Covid-19 has turned our lives upsides down. From our workplaces to our playgrounds and politics to the stock market, each day seems to take us further into a state of unsettling unknowns. Events are suspended, postponed and then canceled. Recommendations and forecasts change daily, causing our uncertainties and our unease to multiply. And we have no idea when this state of affairs will end. At a personal level, we have no choice but to learn how to dwell in uncertainty; at a communal level, we must be vigilant about the radical changes such events cause and also open to their opportunities. Remembering the history of cholera — and reading contemporary writings from during its outbreaks — can teach us on these counts.

Cholera was a wholly new disease for Americans in the 1830s. It had appeared in North America for the first time on June 6, 1832, after arriving from Ireland on a boat called The Carrick and quickly moved through Quebec and Montreal down the East Coast. The consequences were devastating. An otherwise healthy individual might have stomach pains in the morning, suffer vomiting and diarrhea shortly after, and die, sometimes within hours. The diptych was a popular form of visually representing the experience of cholera’s quick work: On one side was a person in the bloom of health, and on the other, the same figure, sick with a blue tint and pinched face. Cholera was significantly more deadly than covid-19 and killed much more quickly; it had a 50 percent mortality rate and killed millions worldwide.

Writings from the 19th-century cholera pandemics can help connect us to the terrifying, rapidly changing experiences of pandemics past. For example, facing the deep uncertainty of the 1849 Cincinnati outbreak, Harriet Beecher Stowe tried staying strong. Worried her husband might get sick on the journey from Brattleboro, Vt., she told him not to come home, explaining in a letter dated June 29 that even though cholera had taken 116 lives in the city that day and “the air was of that peculiarly oppressive, deathly kind that seemed to lie like lead on the brain and soul … none of us are sick and it is very uncertain whether we shall be.” But on July 26 she had to write that their “dear little” Charley was dead. “I write as though there were no sorrow like my sorrow, yet there has been in this city,” she reflected, “scarce a house without its dead. This heartbreak, this anguish, has been everywhere, and when it will end God alone knows.”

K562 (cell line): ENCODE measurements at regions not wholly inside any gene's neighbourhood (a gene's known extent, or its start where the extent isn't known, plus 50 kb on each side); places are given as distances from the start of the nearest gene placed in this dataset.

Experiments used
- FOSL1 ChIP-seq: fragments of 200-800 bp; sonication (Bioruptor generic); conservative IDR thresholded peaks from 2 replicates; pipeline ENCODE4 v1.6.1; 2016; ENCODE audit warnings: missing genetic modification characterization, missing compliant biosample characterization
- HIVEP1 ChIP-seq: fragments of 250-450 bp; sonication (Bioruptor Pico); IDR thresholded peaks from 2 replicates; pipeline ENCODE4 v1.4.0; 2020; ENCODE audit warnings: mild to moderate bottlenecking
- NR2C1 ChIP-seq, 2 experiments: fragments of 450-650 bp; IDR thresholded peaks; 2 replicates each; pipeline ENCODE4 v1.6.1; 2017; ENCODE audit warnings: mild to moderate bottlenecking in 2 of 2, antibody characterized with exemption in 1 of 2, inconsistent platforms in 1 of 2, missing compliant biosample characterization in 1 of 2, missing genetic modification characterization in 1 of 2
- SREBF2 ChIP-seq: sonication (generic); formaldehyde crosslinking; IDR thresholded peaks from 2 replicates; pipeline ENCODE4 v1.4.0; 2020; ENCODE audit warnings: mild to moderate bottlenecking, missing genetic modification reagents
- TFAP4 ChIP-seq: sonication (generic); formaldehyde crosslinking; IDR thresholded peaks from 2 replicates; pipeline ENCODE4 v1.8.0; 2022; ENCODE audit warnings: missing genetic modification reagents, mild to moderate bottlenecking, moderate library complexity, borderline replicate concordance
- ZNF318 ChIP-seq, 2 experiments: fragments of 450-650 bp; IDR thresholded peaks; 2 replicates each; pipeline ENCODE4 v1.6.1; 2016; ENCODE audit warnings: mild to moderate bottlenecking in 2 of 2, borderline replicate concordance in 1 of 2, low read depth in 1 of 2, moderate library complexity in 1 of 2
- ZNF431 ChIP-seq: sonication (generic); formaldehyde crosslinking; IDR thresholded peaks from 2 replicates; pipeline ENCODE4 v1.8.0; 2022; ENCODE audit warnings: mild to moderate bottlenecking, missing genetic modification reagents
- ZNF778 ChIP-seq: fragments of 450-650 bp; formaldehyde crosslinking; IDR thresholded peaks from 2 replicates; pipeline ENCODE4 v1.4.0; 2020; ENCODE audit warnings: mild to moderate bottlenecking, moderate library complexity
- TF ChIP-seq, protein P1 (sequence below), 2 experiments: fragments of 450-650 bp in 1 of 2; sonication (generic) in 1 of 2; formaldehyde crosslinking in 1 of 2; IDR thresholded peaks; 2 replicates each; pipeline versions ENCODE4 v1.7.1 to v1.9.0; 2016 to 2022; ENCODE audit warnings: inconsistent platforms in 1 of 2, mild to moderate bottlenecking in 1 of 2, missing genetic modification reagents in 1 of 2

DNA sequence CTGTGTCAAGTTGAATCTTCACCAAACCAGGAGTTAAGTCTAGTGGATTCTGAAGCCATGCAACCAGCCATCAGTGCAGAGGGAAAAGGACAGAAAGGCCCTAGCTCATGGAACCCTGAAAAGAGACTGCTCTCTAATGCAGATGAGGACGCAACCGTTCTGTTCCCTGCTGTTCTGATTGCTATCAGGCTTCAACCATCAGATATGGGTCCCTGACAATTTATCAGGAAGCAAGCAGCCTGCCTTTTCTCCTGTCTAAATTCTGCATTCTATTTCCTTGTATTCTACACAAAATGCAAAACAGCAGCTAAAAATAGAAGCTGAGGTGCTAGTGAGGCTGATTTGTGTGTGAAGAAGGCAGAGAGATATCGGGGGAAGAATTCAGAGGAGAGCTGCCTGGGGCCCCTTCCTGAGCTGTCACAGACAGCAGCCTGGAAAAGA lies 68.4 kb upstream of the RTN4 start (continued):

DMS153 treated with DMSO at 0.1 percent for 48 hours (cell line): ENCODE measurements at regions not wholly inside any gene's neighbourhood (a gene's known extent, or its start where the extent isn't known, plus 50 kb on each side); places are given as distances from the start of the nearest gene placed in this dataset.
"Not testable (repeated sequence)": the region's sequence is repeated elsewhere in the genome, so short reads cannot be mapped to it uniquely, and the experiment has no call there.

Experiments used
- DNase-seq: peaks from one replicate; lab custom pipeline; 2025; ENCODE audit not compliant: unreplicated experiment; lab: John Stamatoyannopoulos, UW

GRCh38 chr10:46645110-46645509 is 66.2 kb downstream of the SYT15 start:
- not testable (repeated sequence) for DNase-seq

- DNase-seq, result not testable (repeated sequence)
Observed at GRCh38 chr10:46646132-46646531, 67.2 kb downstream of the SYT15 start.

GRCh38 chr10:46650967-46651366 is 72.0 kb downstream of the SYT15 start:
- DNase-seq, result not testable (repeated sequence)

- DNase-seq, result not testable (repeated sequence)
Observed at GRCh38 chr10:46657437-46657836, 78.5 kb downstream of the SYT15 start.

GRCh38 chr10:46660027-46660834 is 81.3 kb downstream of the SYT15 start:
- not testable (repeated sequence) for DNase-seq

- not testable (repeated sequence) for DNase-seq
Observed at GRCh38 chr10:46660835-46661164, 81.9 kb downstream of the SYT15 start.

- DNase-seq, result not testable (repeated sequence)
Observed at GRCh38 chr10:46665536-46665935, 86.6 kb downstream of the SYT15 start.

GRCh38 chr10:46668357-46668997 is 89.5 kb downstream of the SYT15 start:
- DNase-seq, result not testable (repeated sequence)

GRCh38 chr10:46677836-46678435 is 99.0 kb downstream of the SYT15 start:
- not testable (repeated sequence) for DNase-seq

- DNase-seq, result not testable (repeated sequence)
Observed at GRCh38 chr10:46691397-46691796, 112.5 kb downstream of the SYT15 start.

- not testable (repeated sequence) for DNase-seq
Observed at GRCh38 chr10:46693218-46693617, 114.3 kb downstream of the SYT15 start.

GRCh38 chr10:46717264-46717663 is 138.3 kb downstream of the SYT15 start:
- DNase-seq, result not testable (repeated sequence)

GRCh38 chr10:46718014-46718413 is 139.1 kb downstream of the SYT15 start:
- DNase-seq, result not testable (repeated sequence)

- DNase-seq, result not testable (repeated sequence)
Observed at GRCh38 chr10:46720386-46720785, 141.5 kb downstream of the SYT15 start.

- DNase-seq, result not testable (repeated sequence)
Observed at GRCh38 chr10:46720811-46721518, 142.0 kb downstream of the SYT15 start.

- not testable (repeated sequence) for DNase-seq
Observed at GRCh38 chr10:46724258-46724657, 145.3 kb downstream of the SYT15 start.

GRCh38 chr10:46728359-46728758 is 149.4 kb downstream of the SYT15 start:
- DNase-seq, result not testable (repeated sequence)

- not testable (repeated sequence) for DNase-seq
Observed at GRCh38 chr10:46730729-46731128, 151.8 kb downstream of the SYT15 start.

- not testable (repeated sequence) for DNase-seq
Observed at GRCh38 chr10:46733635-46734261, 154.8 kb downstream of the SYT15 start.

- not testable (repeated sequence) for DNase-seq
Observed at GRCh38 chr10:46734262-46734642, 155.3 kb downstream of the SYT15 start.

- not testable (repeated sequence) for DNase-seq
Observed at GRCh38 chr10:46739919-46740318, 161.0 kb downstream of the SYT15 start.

The popular gothic stories of the period captured the experience of cholera well — and some medical literature even adopted gothic language in its discussion of the disease. People and spaces that seemed natural, predictable, familiar one day could be inexplicably and uncannily rendered unnatural, unpredictable and foreign the next. In some cases, the onset of the disease occurred without warning, and, as Stowe’s account suggests, it could bring a city suddenly to its knees. Furthermore, the extreme symptoms could transform the appearance of loved ones shockingly quickly and horrifically.

In 1842, Edgar Allan Poe published “The Masque of Red Death” (1842), which was written about a fictional disease but in response to cholera. Its protagonist Prince Prospero is certain of his safety. He imagines he can shut himself and friends away from the prevailing disease in a place where “the courtiers might bid defiance to contagion. The external world could take care of itself.” From there he hosts an extravagant party for his wealthy friends. Too late, he discovers, the Red Death is already there. It kills everyone.

The story echoes early news stories about fancy parties held in defiance of social distancing recommendations that infected numerous attendees as well as more recent ones about Ivanka Trump disregarding federal guidelines to travel for Passover, Florida beaches reopening as cases continue to multiply and the virus spreading rapidly where churches and universities refused to shutter.